So what? Some might shrug their shoulders and liken the plight of the farmers to other formerly-dominant industries in the valley, like logging or the Columbia Falls aluminum plant. Fortunes change, industries shift, and while it’s sad and hard for the people caught in the transition, it’s also the way of the world.

The thing is, there’s quite a bit of prime agricultural land in the valley. In 2020, Flathead County produced 72 bushels per acre of winter wheat, compared to an average of 51 bushels per acre for the state as a whole. Thanks to the abundant water resources, farming here is a much better bet, year in and year out, than farming in many other parts of the state. Heidi grew up in the fourth generation of her family’s cattle ranch in central Montana, where farms and ranches run for thousands of acres, but the soil can be marginal and moisture is unpredictable—there isn’t enough water to irrigate, so if the rain doesn’t fall, the wheat doesn’t grow.

“The land is so much more productive here, consistently productive, and we’re just putting foundations on it. You can never use that ground again,” Chris says.

Unbeknownst to many of us who just see dirt as dirt, a plot of land isn’t necessarily uniform-quality soil.

“Flathead County is so unbelievably diverse. The topsoil in the Creston bench area is noted as some of the most productive soil in North America, it’s exceptional,” explains Andy Lybeck, the agronomy manager at CHS in Kalispell. “You get a little closer to the mountains at the east end of the valley, we get sandy, we get acidic, and very quickly move from some of the most productive soil to some of the least productive soils in a matter of a couple miles.”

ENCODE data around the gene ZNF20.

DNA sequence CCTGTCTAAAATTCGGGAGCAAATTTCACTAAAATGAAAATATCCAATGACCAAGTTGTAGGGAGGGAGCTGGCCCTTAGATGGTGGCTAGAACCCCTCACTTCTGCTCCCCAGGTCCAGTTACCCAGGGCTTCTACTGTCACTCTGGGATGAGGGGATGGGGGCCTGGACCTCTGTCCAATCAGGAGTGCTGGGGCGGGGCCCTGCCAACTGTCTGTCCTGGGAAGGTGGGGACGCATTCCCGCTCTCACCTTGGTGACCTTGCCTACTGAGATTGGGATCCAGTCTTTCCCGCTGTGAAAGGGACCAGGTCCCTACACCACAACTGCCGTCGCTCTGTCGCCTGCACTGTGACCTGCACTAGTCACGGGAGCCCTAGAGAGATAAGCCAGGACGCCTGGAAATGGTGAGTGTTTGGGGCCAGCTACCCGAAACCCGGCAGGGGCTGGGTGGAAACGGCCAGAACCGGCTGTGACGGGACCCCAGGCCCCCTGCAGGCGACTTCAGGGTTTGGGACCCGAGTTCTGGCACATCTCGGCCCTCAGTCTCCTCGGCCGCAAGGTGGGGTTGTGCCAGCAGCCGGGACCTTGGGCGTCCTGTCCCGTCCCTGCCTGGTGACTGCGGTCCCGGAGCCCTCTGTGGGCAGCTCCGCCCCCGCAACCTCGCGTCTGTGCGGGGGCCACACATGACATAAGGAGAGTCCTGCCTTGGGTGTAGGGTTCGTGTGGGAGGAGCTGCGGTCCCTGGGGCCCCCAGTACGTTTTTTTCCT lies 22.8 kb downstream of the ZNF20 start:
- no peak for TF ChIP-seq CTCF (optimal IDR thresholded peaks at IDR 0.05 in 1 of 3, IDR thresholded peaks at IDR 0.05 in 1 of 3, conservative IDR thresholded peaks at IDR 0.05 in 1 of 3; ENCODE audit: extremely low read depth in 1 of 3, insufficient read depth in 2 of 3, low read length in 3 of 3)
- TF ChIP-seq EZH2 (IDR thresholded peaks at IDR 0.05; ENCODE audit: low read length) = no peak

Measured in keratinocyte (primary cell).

“Flathead County is so unbelievably diverse. The topsoil in the Creston bench area is noted as some of the most productive soil in North America, it’s exceptional.”


– Andy Lybeck, agronomy manager at CHS in Kalispell


So the north end of a given 20-acre parcel might be thick, rich topsoil while the south is hard-packed clay. It all depends on where the valley’s rivers ebbed and flowed over the millennia, depositing nutrient-rich soil in one place and stripping it away in another. In some places, the water table is also just feet below the surface, perfect for crops but terrible for foundations.

But development happens without much regard to these factors. More than 75% of Flathead County is state or federal land, but the remaining private land has very little land use regulation—less than 30% of the zonable land actually has any zoning regulations on it. Kaitlin Messerly, a planning technician for Flathead County, says that our high percentage of unzoned land is consistent with the rest of Montana. Property rights are the focus; what the best use of the land might be doesn’t figure into the discussion.

“There’s a portion of subdivisions that have to have an open area, but there’s nothing about prime farmland,” she says, referring to the county’s development regulations. “We don’t even take into consideration if it’s prime farmland because it’s someone’s private property and, to a large degree, they’re allowed to do what they want with a piece of prime property.”

“A lot of people are like, ‘We have to protect the farmland!’” Messerly continues. “Well, then you have to go buy the farmland. And you have to choose to swallow that millions and millions of dollars.”

Sunrise over the corn field where the Friz Corn Maze takes place each fall.

A handsome black Angus waits for breakfast.

A setup like this tractor and air drill makes farming faster and more efficient, but is less effective once houses make a big, rectangular field into a smaller, irregularly shaped one.

SCOT CHISOLM LOOKS OUT THE UPSTAIRS WINDOWS OF HIS NEW business venture, Haskill Creek Farms, an upscale mercantile and dispensary. His view is a picturesque hayfield with the slopes of Big Mountain rising in the background. Chisholm and his wife Carrie did exactly what Messerly outlined: they paid $2 million for those 40 acres on Voerman Road, just minutes from downtown Whitefish, originally with the simple intention of preventing it from becoming a subdivision.